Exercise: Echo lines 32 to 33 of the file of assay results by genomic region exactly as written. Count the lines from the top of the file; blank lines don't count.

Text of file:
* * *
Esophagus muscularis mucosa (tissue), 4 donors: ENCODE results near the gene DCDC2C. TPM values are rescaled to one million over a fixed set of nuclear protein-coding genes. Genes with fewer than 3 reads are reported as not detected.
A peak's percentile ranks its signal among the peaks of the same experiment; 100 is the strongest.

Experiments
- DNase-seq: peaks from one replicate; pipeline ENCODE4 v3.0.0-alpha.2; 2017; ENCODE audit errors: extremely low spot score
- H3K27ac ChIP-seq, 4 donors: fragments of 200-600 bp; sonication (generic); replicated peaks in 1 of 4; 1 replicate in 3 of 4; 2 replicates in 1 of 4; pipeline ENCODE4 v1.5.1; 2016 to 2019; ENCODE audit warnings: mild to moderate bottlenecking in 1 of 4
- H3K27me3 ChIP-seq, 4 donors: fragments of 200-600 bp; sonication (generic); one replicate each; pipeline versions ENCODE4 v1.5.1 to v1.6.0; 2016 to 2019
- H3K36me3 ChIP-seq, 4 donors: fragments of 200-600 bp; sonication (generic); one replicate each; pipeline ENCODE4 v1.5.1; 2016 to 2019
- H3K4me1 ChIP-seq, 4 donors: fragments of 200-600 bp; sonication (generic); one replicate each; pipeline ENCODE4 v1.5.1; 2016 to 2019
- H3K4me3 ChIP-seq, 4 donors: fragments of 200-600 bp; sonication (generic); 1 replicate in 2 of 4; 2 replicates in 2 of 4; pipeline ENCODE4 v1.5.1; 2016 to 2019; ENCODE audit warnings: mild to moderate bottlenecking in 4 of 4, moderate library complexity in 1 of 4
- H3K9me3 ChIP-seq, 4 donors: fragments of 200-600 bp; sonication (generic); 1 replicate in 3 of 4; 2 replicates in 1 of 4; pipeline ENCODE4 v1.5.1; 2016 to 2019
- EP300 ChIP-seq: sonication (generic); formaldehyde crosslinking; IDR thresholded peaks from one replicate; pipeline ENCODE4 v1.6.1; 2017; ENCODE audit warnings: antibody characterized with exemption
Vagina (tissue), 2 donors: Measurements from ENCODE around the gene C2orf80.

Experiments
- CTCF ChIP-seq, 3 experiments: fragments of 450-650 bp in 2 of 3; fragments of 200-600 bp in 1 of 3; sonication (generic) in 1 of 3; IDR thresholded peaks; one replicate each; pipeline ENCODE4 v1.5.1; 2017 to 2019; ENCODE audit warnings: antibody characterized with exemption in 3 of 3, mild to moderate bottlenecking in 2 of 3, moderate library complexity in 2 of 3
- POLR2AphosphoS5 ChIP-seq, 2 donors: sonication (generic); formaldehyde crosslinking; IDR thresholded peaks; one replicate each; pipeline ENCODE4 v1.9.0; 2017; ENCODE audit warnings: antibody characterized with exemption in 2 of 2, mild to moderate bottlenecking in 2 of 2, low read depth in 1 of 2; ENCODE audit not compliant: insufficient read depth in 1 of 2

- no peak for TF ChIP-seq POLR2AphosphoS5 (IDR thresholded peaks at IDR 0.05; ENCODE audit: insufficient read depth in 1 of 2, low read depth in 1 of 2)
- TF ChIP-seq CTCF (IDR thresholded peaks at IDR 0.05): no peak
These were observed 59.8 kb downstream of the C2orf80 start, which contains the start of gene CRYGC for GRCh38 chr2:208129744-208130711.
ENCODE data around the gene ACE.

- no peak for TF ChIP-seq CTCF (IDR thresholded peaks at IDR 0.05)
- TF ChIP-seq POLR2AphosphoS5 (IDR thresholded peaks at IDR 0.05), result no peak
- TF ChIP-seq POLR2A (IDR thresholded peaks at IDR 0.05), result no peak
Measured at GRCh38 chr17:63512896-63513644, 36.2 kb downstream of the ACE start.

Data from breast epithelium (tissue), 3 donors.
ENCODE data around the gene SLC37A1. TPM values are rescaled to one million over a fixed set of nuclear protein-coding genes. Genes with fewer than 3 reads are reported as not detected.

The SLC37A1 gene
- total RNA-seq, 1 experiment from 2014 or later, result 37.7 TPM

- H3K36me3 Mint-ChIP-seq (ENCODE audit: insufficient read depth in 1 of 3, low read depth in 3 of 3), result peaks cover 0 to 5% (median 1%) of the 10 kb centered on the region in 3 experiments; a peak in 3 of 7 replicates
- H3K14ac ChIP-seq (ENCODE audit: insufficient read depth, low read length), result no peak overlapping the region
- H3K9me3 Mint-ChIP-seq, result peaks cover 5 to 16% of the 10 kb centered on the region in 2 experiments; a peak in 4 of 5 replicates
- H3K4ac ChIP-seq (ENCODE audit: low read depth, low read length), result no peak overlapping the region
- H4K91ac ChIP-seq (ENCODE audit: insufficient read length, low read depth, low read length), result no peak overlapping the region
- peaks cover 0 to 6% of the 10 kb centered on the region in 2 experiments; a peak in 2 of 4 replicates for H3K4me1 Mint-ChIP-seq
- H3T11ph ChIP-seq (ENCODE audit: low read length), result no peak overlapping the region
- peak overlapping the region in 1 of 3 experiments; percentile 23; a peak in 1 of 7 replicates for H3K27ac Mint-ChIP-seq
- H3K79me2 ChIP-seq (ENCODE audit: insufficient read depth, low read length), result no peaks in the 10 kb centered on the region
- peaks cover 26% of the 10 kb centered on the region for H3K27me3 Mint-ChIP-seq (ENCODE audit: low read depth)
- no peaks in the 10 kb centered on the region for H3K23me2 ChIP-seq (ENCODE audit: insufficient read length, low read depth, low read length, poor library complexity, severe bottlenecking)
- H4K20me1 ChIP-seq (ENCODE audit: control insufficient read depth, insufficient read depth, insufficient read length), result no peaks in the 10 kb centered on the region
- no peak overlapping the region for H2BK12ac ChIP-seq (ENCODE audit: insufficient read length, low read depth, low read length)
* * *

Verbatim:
- H4K91ac ChIP-seq (ENCODE audit: insufficient read length, low read depth, low read length), result no peak overlapping the region
- peaks cover 0 to 6% of the 10 kb centered on the region in 2 experiments; a peak in 2 of 4 replicates for H3K4me1 Mint-ChIP-seq